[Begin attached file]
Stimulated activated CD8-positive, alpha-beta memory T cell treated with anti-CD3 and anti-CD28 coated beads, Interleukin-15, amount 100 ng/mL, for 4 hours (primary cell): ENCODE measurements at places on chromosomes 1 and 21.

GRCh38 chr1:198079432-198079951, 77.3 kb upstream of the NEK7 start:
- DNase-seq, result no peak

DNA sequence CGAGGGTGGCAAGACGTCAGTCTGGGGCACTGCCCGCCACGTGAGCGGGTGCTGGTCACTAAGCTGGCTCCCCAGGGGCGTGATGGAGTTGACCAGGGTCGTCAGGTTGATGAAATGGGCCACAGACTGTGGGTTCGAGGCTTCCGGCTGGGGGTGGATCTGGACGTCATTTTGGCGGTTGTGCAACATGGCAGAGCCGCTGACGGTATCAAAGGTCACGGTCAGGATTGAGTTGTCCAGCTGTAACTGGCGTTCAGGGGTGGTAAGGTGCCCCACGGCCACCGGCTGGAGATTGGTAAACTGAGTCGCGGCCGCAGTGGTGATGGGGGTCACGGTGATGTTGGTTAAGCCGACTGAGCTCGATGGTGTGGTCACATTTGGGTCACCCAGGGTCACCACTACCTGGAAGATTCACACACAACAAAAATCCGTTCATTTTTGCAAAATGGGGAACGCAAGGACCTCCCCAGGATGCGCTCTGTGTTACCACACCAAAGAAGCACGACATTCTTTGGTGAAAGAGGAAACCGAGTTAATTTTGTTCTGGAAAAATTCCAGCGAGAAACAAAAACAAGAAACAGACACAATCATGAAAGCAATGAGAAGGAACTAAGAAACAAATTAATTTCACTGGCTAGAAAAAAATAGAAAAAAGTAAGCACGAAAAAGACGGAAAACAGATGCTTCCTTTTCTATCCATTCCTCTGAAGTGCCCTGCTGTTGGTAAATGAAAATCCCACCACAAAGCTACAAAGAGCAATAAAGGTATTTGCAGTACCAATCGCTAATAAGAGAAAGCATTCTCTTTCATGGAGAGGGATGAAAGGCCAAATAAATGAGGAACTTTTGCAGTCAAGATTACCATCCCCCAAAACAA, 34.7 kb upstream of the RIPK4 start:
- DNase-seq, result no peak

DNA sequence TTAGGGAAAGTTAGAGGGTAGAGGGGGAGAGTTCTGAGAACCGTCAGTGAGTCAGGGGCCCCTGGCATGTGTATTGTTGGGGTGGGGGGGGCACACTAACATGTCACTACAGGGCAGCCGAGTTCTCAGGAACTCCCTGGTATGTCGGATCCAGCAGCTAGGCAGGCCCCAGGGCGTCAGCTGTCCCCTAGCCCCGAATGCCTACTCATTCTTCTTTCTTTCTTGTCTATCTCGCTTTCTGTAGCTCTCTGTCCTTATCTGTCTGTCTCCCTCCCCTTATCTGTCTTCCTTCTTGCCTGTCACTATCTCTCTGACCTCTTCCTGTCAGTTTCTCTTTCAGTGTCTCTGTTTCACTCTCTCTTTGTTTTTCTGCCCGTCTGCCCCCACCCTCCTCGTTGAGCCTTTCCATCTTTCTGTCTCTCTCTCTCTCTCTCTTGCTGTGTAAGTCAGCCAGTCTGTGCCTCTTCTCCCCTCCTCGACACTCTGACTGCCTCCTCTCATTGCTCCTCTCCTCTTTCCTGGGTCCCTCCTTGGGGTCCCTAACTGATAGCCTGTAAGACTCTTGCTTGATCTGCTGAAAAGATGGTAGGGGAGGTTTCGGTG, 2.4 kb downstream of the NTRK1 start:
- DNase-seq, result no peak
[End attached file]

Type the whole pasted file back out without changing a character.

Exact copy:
Stimulated activated CD8-positive, alpha-beta memory T cell treated with anti-CD3 and anti-CD28 coated beads, Interleukin-15, amount 100 ng/mL, for 4 hours (primary cell): ENCODE measurements at places on chromosomes 1 and 21.

GRCh38 chr1:198079432-198079951, 77.3 kb upstream of the NEK7 start:
- DNase-seq, result no peak

DNA sequence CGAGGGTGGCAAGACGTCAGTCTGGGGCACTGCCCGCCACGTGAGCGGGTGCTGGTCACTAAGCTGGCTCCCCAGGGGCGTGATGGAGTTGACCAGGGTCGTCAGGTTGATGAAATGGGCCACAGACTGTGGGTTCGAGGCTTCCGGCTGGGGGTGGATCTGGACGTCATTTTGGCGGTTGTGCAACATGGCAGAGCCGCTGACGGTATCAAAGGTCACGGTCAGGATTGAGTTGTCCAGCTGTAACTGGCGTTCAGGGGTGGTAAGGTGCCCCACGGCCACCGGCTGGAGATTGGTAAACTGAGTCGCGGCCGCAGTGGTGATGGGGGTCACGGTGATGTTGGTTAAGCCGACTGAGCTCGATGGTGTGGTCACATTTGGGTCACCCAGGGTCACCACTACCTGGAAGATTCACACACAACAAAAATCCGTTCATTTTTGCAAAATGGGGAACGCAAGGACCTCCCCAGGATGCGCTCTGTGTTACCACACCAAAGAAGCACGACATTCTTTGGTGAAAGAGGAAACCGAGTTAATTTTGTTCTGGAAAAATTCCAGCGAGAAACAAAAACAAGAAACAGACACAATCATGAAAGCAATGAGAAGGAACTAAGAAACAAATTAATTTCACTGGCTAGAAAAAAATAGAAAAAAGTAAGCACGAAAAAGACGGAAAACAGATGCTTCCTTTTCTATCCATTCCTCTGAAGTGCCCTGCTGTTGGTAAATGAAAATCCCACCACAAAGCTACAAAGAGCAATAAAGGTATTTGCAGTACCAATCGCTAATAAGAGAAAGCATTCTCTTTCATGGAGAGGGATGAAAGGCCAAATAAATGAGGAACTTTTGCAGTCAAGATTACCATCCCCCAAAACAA, 34.7 kb upstream of the RIPK4 start:
- DNase-seq, result no peak

DNA sequence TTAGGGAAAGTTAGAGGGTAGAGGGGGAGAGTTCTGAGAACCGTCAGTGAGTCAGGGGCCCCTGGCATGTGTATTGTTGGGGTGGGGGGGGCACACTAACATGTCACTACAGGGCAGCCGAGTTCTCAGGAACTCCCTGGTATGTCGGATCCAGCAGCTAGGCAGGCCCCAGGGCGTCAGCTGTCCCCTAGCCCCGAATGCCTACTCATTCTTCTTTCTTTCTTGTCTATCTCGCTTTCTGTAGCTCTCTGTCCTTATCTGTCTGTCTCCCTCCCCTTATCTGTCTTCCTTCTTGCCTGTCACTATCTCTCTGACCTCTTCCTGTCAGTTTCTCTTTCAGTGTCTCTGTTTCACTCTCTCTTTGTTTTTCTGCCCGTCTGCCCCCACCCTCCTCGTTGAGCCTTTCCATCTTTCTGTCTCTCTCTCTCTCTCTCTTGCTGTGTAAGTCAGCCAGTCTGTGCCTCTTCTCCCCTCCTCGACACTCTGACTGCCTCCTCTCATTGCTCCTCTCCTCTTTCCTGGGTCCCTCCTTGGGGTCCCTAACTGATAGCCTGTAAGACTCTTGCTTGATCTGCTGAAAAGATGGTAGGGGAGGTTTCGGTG, 2.4 kb downstream of the NTRK1 start:
- DNase-seq, result no peak